And what about this business of “no exclusions” and “no bias”? These are simple technical terms from evidence based medicine, and in fact there were stark staring heinous examples of both “exclusions” and “bias” in this study, Grice. Where did the patients come from? They were selected as patients who wanted homeopathy, and so were positively disposed towards it: this is “selection bias”, picking subjects who will give you a positive result .

And what about the data collected: did they measure how patients were at baseline, and compare how they were later in time, at follow up? No, they just asked patients later to remember how they were when they first came, and decide retrospectively whether they thought they were any better: this will give you “recall bias”, and also another form of “information bias”, as patients give the doctors the answer they think they want or deserve.

Lastly, a large number of patients never came back after their first appointment: and so they were simply, er, ignored in the analysis. That “exclusion” is the very opposite of a “real world analysis”, otherwise known as an “intention to treat analysis”. Did they get worse? Did they get better? Did they go home and die? We will never know.

Send you bad science to bad.science@guardian.co.uk

Learn more on how to critically appraise research with How to Read a Paper: The Basics of Evidence-Based Medicine by Trisha Greenhalgh (BMJ Books).

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67 Responses

  1. tom p said,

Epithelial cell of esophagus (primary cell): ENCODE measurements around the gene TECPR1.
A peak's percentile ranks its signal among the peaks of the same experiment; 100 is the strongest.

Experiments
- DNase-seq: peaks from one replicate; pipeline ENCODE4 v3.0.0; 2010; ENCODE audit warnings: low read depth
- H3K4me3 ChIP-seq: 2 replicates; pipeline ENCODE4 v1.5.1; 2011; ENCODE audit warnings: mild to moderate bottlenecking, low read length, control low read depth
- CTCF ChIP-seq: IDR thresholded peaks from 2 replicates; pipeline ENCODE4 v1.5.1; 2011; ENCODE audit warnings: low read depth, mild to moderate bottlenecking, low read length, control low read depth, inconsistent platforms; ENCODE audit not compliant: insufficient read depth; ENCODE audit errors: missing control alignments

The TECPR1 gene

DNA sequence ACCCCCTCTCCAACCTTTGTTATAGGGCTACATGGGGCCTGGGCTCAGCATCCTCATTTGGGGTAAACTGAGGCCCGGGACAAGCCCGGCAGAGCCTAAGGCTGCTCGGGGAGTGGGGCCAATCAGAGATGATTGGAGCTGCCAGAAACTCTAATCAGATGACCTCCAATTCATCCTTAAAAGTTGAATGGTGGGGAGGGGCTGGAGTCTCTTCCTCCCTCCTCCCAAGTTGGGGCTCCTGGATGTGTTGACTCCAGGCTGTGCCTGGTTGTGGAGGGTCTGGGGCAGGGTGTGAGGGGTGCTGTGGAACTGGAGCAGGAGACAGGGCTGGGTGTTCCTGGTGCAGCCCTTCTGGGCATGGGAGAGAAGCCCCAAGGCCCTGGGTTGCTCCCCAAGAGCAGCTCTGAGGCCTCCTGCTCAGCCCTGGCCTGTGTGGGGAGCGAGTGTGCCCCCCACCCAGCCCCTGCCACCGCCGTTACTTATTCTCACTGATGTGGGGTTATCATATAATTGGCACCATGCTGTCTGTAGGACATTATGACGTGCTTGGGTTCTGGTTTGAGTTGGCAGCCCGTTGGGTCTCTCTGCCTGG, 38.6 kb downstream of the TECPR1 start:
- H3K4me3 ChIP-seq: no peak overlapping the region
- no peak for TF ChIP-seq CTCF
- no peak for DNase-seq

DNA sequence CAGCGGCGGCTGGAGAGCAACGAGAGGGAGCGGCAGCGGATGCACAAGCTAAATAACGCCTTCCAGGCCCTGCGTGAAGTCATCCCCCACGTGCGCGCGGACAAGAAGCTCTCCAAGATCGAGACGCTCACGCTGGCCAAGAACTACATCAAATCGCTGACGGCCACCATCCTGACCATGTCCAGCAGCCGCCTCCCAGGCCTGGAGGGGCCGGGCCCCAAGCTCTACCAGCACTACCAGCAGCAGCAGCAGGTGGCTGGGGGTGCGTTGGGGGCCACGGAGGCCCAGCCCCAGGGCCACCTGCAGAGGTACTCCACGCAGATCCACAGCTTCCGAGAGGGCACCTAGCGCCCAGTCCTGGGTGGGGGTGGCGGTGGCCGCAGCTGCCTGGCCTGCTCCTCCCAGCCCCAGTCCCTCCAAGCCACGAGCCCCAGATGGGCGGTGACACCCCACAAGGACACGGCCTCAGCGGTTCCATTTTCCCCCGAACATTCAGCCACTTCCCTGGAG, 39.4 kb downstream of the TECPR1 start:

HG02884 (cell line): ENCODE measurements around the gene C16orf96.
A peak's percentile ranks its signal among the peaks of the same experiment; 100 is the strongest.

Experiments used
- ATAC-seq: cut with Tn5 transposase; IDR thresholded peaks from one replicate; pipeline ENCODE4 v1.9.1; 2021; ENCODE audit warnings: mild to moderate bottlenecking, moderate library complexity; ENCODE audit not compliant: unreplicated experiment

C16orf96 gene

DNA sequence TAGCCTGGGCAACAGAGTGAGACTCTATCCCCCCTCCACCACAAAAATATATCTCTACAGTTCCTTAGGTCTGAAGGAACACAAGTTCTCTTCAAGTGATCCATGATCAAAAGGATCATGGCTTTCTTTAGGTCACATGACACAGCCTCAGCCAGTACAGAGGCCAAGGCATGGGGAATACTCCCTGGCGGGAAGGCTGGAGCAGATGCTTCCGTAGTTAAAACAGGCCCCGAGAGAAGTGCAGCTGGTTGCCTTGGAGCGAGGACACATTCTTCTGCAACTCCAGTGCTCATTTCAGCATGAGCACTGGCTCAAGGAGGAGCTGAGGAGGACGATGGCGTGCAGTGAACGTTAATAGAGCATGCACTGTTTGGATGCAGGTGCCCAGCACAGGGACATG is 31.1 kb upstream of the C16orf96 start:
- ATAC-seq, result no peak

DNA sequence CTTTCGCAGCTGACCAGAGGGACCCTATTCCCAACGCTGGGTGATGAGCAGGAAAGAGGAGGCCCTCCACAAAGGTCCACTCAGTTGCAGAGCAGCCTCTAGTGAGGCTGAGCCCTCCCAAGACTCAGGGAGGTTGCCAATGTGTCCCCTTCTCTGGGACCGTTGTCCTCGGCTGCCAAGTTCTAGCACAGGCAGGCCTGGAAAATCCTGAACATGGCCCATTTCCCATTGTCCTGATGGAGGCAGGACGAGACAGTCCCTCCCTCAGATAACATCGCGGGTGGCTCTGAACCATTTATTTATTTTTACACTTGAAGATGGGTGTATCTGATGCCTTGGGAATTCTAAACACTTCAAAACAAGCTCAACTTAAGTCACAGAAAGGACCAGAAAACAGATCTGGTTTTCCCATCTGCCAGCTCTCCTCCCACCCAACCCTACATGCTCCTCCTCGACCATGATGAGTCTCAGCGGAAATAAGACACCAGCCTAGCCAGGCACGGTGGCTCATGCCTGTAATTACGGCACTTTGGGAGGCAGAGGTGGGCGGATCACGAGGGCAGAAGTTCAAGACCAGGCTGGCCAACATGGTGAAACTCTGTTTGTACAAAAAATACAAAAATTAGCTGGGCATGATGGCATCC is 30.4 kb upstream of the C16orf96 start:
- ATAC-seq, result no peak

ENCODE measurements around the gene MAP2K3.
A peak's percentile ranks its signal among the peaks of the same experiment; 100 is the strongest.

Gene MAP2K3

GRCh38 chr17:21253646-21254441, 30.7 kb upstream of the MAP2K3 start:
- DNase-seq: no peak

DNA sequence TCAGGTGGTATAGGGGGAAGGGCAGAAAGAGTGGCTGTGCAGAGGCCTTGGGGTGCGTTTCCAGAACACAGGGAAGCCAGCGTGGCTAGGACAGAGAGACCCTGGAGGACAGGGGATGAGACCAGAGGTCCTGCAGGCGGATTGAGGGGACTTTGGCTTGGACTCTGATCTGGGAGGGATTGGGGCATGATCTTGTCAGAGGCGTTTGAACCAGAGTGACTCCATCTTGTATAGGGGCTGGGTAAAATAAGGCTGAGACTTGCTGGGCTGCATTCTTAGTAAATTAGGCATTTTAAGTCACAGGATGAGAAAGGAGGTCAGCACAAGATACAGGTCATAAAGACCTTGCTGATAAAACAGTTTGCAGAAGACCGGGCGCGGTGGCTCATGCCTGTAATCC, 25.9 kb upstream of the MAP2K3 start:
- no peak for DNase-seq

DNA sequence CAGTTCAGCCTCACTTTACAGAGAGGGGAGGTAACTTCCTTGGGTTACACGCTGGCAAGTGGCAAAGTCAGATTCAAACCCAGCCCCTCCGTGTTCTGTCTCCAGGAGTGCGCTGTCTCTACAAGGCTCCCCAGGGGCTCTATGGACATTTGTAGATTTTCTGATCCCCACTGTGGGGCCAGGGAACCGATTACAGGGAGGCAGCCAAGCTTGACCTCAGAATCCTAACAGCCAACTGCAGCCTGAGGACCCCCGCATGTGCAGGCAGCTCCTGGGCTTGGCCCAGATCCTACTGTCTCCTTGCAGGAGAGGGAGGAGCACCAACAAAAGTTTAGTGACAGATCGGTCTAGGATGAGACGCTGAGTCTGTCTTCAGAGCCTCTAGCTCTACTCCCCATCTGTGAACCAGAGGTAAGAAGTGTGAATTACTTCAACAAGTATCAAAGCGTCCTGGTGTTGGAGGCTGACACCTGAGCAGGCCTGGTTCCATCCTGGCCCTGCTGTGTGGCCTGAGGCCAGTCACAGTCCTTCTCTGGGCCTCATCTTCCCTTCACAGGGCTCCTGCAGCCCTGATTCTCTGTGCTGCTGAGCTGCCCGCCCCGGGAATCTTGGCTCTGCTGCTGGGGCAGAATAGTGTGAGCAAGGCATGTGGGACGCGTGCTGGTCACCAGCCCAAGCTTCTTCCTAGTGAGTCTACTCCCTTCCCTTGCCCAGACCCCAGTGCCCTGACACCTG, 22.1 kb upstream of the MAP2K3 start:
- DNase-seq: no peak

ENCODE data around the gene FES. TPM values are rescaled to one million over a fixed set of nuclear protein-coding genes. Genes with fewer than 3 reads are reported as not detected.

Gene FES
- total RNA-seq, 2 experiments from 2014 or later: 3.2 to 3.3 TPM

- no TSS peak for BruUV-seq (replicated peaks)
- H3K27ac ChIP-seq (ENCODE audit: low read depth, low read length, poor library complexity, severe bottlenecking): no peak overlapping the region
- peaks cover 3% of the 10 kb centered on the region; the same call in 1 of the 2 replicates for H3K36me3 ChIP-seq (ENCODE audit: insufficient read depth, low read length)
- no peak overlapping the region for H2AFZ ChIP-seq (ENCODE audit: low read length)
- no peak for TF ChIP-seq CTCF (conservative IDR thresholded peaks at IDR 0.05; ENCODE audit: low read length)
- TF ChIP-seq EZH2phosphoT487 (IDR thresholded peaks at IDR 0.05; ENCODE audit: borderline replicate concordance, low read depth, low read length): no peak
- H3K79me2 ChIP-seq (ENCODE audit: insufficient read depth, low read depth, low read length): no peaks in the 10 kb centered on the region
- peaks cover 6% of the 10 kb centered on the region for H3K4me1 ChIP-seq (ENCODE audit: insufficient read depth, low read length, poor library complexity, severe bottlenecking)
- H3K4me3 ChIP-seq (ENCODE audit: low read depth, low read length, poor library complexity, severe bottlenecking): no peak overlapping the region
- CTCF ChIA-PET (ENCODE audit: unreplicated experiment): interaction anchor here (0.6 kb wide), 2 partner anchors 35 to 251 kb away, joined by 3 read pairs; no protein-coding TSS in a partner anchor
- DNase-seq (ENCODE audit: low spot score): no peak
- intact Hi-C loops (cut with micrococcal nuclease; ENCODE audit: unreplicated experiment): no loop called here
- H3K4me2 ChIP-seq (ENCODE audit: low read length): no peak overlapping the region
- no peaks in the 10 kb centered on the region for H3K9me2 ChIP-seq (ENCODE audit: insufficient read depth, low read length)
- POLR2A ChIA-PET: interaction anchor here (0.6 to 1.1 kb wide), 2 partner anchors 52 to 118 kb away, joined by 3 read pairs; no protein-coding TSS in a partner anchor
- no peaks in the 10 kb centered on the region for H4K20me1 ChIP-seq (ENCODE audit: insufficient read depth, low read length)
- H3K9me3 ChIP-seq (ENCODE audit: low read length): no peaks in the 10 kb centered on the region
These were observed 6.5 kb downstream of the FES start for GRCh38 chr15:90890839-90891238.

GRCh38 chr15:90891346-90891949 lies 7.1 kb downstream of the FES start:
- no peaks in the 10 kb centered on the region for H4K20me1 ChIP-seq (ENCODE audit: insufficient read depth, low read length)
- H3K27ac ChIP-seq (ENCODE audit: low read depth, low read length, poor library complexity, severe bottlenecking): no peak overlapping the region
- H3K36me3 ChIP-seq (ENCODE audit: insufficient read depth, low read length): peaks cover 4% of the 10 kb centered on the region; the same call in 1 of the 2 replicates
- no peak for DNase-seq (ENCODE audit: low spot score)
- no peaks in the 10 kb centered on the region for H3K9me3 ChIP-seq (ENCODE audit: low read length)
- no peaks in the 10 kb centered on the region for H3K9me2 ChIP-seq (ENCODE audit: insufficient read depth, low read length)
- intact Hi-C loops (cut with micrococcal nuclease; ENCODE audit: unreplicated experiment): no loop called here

November 30, 2005 at 4:25 pm

    I’ve just made a request to the department of health under the freedom of information act 2000 to find out the annual budgets and annual number of consultations at each of the 5 homeopathic hospitals in the UK.
    I dunno about anyone else, but I’m rather intrigued to know how much this nonsense is costing us each year.

    I’ll keep you all informed whenever I hear anything, so we can make an accurate comparisson with proper medical services

  2. Mark said,

    December 5, 2005 at 8:25 am

    There is an exchange on homeopathy in the most recent issue of science and public affairs from the BA (British Associaiton for the Advancement of Science). Most of it is well worn territory but I am wondering if there something of interest in Micheal Hyland’s contribution.



  3. Phil Wills said,

    December 6, 2005 at 1:26 pm

    I think that’s a reasonably well argued case generally Mark, even if I don’t necessarily agree with it’s conclusions, but why do psychologists resort to the likes of:

    “The other is there is some other ‘unconventional’ mechanism, such as quantum entanglement or electromagnetic radiation”